October 5, 2018 8:06 AM
Today the United Conservative Party will be hosting Premier Doug Ford in Calgary. This alliance between Premier Ford and Alberta Premier hopeful Jason Kenney, is in short, a concerning one for those of us who are wary about a potential repeat of the massive cuts that Ontario has been experiencing under Ford’s leadership.
In the short few months that the Ford Government has been in power, he already undertaken the following health care cuts:
- Cut $350 million from promised mental health funding
- Rolled back the expansion of OHIP public drug insurance to cover all Ontarians under 25 years old so that those with workplace plans would not be covered, leaving them with user fees, co-payments and deductibles that can run to hundreds of dollars a month, severely impacting families with sick children
- Cut back hospital beds that had been opened prior to the election intended to alleviate the extreme levels of overcrowding in Ontario hospitals
- Cut social assistance in real dollar terms leaving people living far below the poverty line
- Cut a host of public programs and services that alleviate poverty and help create equity
“Albertans can take warning from what is happening in Ontario,” said Natalie Mehra, Executive Director of the Ontario Health Coalition which has spent the last 12 years fighting to save local hospitals in rural communities, stop cuts and successfully roll back privatization and user fees for patients. “Doug Ford ran his election campaign and refused to reveal an actual platform stating what he intended to do if he won. Now we are seeing major cuts to programs across the board and a big manipulation to try to create a false “crisis” in order to soften up the public for the real agenda: cuts to public health care and privatization of services. People did not vote for this. Unfortunately, it was all hidden in the election campaign.”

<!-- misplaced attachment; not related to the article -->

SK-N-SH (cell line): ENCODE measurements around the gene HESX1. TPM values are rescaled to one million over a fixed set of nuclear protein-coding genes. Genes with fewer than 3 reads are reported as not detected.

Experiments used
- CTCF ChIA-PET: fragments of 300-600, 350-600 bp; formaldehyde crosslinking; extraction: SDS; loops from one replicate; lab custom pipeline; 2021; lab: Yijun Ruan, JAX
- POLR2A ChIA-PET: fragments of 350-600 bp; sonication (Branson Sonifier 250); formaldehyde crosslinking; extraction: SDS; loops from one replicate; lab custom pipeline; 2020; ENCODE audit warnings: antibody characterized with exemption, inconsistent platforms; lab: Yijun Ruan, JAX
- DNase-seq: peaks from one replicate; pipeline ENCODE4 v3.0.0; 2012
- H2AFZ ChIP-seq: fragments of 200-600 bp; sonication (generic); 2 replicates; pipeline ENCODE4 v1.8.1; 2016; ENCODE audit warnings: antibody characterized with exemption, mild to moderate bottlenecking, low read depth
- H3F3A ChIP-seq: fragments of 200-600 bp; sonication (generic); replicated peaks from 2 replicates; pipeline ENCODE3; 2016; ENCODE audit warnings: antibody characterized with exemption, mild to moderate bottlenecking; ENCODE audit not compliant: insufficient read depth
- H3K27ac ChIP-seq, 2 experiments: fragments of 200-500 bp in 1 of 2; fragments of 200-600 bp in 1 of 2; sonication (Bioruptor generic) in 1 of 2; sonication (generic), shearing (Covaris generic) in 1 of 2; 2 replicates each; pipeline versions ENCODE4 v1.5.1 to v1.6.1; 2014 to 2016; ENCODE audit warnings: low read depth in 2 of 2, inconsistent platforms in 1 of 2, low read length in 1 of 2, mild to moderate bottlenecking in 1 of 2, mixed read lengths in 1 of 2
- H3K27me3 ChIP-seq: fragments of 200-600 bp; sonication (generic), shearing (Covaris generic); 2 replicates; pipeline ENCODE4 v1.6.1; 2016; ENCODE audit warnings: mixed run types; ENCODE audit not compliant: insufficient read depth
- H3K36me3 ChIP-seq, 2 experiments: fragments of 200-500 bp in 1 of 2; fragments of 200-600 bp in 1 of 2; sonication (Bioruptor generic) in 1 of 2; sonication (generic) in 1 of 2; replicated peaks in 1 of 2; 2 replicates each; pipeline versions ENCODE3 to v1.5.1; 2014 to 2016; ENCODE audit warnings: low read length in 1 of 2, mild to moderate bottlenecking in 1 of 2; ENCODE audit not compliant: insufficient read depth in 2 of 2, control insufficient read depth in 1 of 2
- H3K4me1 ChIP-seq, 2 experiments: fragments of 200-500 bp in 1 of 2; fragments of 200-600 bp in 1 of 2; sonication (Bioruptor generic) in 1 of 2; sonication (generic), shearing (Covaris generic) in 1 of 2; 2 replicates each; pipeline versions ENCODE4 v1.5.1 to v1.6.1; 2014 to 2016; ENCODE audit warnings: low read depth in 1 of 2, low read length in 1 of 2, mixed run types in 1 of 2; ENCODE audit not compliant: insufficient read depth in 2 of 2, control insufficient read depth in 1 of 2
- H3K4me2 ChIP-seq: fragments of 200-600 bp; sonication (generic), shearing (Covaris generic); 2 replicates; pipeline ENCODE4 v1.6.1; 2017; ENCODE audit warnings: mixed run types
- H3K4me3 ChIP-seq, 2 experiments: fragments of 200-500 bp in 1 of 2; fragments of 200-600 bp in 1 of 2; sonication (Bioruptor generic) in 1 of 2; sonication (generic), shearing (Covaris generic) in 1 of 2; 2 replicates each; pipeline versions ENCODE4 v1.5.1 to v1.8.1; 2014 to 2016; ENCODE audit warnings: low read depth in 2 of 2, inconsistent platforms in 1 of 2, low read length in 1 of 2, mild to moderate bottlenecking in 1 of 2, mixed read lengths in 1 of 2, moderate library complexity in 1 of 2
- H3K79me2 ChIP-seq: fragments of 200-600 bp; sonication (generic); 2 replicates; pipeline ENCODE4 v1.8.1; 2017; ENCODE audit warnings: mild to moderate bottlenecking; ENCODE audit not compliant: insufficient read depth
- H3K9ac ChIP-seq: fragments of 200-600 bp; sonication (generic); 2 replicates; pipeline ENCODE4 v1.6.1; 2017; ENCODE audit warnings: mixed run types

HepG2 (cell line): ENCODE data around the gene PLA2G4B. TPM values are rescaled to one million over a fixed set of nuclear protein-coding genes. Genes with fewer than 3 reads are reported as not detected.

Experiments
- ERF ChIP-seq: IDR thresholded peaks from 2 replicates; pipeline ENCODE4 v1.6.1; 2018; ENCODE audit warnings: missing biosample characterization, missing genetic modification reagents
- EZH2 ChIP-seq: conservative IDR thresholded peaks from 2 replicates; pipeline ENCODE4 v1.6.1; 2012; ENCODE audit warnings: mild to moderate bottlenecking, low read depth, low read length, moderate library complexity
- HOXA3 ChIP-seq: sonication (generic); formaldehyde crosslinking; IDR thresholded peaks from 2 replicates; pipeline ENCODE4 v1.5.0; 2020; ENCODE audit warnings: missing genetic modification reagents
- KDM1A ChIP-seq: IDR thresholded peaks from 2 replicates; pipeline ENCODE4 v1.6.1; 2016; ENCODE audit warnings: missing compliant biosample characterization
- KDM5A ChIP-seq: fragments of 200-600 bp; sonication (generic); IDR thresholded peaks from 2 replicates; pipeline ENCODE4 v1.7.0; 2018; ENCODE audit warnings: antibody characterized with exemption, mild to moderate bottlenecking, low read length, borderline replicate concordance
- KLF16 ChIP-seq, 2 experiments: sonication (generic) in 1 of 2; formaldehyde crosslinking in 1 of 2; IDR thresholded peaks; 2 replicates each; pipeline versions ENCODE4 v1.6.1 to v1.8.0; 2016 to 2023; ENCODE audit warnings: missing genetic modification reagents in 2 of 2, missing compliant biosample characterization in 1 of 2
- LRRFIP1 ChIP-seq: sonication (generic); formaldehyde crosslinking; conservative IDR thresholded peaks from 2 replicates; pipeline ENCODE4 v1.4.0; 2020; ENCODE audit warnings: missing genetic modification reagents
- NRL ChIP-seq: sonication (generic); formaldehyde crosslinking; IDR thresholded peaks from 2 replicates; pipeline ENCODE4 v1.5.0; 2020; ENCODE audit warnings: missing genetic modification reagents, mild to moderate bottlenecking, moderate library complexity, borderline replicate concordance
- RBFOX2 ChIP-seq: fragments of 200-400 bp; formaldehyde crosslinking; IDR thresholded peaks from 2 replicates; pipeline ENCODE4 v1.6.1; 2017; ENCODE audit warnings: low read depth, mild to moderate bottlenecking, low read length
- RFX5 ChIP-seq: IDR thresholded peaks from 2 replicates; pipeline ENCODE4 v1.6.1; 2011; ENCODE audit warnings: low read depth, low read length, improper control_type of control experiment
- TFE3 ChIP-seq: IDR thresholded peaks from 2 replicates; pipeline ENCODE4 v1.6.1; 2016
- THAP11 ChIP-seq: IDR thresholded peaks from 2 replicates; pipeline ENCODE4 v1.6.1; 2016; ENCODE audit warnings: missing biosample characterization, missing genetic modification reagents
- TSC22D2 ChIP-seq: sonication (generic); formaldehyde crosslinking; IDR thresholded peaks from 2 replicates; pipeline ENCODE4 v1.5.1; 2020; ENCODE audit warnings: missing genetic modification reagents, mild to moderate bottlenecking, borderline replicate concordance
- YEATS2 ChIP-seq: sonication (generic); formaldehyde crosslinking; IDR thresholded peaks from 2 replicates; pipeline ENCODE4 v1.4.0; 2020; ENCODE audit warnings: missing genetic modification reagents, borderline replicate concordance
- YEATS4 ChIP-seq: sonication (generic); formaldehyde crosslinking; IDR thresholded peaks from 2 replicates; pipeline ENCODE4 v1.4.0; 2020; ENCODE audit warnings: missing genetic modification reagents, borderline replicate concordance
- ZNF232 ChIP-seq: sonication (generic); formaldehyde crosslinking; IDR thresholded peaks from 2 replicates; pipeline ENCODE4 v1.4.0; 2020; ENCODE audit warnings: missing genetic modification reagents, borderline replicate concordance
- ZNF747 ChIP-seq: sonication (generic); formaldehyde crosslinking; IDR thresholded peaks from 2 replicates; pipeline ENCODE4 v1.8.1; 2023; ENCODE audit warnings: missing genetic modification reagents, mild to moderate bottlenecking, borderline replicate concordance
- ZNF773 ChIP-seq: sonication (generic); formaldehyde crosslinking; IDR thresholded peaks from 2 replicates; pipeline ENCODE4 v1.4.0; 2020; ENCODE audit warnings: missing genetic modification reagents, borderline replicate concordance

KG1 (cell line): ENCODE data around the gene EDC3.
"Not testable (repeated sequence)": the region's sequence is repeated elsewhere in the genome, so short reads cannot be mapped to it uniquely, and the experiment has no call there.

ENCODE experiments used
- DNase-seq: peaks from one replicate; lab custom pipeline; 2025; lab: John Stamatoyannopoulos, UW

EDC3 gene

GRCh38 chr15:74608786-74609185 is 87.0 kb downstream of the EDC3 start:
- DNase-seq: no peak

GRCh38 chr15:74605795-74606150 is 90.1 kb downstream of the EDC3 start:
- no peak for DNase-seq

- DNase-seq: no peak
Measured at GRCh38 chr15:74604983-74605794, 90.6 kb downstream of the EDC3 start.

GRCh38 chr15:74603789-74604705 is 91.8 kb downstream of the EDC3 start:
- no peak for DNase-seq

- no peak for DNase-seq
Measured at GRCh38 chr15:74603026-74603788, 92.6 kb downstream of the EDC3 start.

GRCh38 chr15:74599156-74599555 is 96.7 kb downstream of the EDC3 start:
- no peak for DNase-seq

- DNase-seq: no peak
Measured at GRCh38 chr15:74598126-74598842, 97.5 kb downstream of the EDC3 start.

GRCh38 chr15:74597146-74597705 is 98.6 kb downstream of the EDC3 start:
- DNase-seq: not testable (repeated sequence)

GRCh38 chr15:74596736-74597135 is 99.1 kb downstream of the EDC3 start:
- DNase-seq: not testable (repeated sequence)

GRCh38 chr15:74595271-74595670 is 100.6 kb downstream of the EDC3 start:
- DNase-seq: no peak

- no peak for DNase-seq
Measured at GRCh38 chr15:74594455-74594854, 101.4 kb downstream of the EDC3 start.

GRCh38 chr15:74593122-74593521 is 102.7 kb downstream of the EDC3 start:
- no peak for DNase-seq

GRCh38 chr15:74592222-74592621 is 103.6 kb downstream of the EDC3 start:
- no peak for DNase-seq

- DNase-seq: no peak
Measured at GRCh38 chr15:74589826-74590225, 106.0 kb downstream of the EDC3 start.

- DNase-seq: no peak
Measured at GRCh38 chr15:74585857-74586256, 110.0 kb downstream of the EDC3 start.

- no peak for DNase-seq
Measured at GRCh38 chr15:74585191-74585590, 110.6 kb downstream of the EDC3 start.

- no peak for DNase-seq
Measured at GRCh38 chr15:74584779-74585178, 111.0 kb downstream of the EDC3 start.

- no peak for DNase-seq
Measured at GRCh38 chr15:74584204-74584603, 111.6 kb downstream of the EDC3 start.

We do not want to wait and see if the phrase, “show me your friends, and I’ll tell you who you are” holds true.
We have seen mixed messages from UCP leader who has indicated a need for a period of sustained fiscal restraint and suggested a 20% cut to public services, but who has conversely insisted that with 3% growth and a spending freeze or a 1-2% cut to spending, Alberta’s books could be balanced by budget year 2022. We have also heard from a UCP candidate who claimed his party’s plan for managing Alberta’s debt is “going to hurt.”
These conflicting claims and lack of clarity have the potential to have drastic consequences for Albertans’ health care system, just as Ontarians have already been seeing.